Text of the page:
Her nails were cracked, peeled back from the edges. She had been picking again, unable to keep her fingers still as she listened for instructions at school. She’s a good listener, but if something is sticking out where it shouldn’t, poking something else, rough to the touch, it has to go.
I know the feeling; I’m a picker too.
“Honey, you have to STOP doing this!” I grab her fingers, a little too firmly, trimming the edges clean. “You are going to hurt your fingers!”
“I’m trying Mommy, but I just can’t” she whines.
I see the future, I know where picking leads. Scars, infections, doctors appointments and medications. So, I persist.
“Just STOP! Just STOP doing it!” I grab the broom, sweeping up little broken crescents. She stays seated, looking defeated. I sit back down. She stands up, trying to walk away.
“Baby, I used to do the same thing. Except, I bit my nails. And I would bite them till they bled. So you know what I did? I sat on my hands. I sat on them while I listened to the teacher. My Mommy suggested that to me, and it worked.”
She looks down at me, big blue eyes wide with a question, “Did she get mad at you, too?”
“Your Mommy. Was she mad at you?”
My heart leaps and my stomach drops. Tears spring to my eyes, and my cheeks blush hot embarrassment.
“No. My love.” I whisper “She was not mad at me.”
I gather her in my arms, and for the millionth time, ask her forgiveness. Over and over and over I fail at this parenting thing. Over and over I lose my temper over teeny, tiny things because, in my mind, they become big, giant things.
Ripped finger nails lead to infection leads to medication leads to another doctor appointment leads to finding someone to watch my other kids leads to….on and on and on. Until I’ve lost sight of the truth.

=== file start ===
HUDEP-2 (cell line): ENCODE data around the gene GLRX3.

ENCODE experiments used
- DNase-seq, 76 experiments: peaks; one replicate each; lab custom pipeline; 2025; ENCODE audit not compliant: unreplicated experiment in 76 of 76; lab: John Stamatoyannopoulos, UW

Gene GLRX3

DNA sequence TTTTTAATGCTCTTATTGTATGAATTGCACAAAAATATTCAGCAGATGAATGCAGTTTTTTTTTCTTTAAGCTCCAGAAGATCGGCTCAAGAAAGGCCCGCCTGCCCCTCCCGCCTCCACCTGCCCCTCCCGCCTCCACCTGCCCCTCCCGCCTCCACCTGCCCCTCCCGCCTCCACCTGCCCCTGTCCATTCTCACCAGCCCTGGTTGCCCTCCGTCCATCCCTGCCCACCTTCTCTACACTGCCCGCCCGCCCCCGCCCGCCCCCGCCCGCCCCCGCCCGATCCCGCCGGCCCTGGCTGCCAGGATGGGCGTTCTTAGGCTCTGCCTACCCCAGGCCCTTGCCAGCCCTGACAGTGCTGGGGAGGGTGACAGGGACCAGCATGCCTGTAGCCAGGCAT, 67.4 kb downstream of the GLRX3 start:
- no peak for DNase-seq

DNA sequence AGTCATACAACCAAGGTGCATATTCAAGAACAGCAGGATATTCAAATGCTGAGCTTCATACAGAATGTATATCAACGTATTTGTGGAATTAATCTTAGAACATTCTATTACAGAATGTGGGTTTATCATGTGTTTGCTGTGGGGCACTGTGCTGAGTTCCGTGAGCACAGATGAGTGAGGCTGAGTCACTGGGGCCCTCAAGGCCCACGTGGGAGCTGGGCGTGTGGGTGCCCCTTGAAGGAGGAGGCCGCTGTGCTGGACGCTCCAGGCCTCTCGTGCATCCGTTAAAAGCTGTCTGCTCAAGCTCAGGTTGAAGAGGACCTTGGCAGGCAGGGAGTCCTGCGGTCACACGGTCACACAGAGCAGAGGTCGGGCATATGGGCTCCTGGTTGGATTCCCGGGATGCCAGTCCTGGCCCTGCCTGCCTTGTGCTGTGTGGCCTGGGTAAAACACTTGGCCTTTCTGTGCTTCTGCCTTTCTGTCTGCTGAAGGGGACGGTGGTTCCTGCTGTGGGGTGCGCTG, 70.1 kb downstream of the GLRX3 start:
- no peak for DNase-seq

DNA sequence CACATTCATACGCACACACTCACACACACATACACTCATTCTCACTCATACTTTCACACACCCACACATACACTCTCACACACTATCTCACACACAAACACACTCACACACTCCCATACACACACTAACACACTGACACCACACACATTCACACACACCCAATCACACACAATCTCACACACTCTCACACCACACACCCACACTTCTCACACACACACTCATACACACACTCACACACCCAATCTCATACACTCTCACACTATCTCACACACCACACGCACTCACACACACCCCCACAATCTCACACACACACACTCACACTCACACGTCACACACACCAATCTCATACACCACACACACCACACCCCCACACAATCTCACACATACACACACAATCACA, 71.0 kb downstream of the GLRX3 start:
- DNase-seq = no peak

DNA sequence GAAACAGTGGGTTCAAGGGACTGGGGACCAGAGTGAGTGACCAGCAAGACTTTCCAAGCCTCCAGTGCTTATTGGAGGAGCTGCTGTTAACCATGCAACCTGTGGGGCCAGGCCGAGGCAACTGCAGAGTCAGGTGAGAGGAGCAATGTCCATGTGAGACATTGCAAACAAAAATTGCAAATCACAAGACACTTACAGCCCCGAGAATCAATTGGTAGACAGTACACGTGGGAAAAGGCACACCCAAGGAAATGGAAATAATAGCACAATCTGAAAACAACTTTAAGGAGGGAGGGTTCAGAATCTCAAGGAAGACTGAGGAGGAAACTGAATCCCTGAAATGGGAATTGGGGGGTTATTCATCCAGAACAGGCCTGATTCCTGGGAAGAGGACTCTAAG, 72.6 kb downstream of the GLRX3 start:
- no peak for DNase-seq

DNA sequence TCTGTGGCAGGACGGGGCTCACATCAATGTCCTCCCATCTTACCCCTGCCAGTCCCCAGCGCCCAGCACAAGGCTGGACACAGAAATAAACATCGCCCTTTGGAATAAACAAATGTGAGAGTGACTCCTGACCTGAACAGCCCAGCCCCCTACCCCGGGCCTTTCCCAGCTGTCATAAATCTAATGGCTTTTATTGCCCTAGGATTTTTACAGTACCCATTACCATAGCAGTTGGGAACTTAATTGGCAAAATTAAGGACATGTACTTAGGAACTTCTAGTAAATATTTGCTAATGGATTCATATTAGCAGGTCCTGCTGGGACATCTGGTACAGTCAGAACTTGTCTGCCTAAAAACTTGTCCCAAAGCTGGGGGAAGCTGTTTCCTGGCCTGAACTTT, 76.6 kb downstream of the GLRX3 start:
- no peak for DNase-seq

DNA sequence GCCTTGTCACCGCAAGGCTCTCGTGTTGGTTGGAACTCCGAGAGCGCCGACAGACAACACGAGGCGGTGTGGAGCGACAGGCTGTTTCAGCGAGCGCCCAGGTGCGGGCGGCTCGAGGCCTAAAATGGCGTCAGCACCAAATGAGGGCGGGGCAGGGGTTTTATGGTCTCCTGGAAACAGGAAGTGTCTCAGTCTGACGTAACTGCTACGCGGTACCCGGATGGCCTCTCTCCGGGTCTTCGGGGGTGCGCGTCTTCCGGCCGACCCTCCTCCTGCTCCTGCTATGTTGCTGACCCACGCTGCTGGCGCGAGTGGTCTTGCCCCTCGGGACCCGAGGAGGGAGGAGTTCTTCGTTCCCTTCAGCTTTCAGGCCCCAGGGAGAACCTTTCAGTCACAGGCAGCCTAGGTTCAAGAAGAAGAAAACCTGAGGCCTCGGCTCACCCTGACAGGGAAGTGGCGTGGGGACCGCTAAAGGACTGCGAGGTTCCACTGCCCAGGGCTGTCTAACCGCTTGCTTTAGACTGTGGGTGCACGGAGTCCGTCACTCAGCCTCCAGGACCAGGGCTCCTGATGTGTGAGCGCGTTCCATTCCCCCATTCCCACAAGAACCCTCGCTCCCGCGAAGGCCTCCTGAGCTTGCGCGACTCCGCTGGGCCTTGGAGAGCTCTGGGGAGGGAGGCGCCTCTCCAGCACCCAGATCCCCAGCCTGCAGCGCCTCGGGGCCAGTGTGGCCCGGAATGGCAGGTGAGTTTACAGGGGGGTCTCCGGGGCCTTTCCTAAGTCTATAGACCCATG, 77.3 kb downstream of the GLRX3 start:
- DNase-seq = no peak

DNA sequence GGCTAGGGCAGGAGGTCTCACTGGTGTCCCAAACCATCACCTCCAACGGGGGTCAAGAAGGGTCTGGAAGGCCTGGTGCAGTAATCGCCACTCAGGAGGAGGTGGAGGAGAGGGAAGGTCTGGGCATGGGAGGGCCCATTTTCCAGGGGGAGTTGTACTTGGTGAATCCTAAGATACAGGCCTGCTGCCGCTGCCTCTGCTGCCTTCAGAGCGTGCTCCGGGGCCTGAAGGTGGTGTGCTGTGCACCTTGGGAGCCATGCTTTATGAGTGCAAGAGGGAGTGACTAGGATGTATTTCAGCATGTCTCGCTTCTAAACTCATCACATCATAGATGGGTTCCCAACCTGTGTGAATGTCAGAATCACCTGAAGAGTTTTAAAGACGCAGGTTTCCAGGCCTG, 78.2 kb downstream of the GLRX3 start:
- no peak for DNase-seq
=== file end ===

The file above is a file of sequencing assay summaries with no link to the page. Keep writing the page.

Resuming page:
A tiny, ripped fingernail. Now clipped. Now swept. Now gone.
I am a big person. I see the big picture (realistic or not). She is a little person. Her picture is so, so little. And I want it to be that way for a while yet.
So now, in our house, we’ve established a new rule. There are “big deals” and there are “not big deals”. Spilled milk- small deal. Sissy running with scissors- big deal. One requires yelling and immediate reaction. The other requires calm and a response.
The kids are pretty good at recognizing one from another.
Surprise, surprise: I am not.
There are lots of excuses for reacting badly to little things: no sleep, hunger, answered 10,000,000 questions already today, worried about other people, worried about medical stuff, about the world, about the future… My brain is a flurry of worry. Excuses they are, but not good excuses. Those are big people problems that take up space in my brain and wear my patience thin. To expand my big-people-problem-world into their little-people-problem-world is to ask them to grow up already.
I must let the little things be little so that my little people can stay little… For as long as they can.